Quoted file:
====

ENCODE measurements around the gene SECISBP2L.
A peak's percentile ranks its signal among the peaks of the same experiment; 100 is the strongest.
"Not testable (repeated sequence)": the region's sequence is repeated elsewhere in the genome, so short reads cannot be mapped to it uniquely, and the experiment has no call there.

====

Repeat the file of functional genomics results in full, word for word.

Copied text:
ENCODE measurements around the gene SECISBP2L.
A peak's percentile ranks its signal among the peaks of the same experiment; 100 is the strongest.
"Not testable (repeated sequence)": the region's sequence is repeated elsewhere in the genome, so short reads cannot be mapped to it uniquely, and the experiment has no call there.